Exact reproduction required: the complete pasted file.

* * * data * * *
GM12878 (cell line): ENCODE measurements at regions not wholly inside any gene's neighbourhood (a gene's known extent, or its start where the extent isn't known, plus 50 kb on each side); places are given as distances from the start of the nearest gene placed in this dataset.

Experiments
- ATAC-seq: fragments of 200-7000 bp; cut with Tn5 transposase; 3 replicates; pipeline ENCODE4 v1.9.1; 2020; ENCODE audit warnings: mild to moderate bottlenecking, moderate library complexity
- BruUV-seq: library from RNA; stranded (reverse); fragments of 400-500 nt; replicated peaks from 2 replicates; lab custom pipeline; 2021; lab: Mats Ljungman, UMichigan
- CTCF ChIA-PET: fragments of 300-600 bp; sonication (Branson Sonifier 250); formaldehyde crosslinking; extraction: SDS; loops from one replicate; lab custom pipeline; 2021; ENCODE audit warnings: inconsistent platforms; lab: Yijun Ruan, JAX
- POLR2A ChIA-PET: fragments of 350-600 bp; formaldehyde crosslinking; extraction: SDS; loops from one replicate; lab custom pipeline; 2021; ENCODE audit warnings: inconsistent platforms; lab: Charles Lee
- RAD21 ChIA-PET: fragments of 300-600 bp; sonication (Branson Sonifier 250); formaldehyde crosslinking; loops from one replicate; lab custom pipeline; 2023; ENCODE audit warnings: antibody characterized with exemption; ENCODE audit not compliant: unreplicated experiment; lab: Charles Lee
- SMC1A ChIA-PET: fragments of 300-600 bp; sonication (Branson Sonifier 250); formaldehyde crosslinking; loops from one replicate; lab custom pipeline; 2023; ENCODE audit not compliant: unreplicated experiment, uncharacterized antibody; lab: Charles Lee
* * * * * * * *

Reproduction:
GM12878 (cell line): ENCODE measurements at regions not wholly inside any gene's neighbourhood (a gene's known extent, or its start where the extent isn't known, plus 50 kb on each side); places are given as distances from the start of the nearest gene placed in this dataset.

Experiments
- ATAC-seq: fragments of 200-7000 bp; cut with Tn5 transposase; 3 replicates; pipeline ENCODE4 v1.9.1; 2020; ENCODE audit warnings: mild to moderate bottlenecking, moderate library complexity
- BruUV-seq: library from RNA; stranded (reverse); fragments of 400-500 nt; replicated peaks from 2 replicates; lab custom pipeline; 2021; lab: Mats Ljungman, UMichigan
- CTCF ChIA-PET: fragments of 300-600 bp; sonication (Branson Sonifier 250); formaldehyde crosslinking; extraction: SDS; loops from one replicate; lab custom pipeline; 2021; ENCODE audit warnings: inconsistent platforms; lab: Yijun Ruan, JAX
- POLR2A ChIA-PET: fragments of 350-600 bp; formaldehyde crosslinking; extraction: SDS; loops from one replicate; lab custom pipeline; 2021; ENCODE audit warnings: inconsistent platforms; lab: Charles Lee
- RAD21 ChIA-PET: fragments of 300-600 bp; sonication (Branson Sonifier 250); formaldehyde crosslinking; loops from one replicate; lab custom pipeline; 2023; ENCODE audit warnings: antibody characterized with exemption; ENCODE audit not compliant: unreplicated experiment; lab: Charles Lee
- SMC1A ChIA-PET: fragments of 300-600 bp; sonication (Branson Sonifier 250); formaldehyde crosslinking; loops from one replicate; lab custom pipeline; 2023; ENCODE audit not compliant: unreplicated experiment, uncharacterized antibody; lab: Charles Lee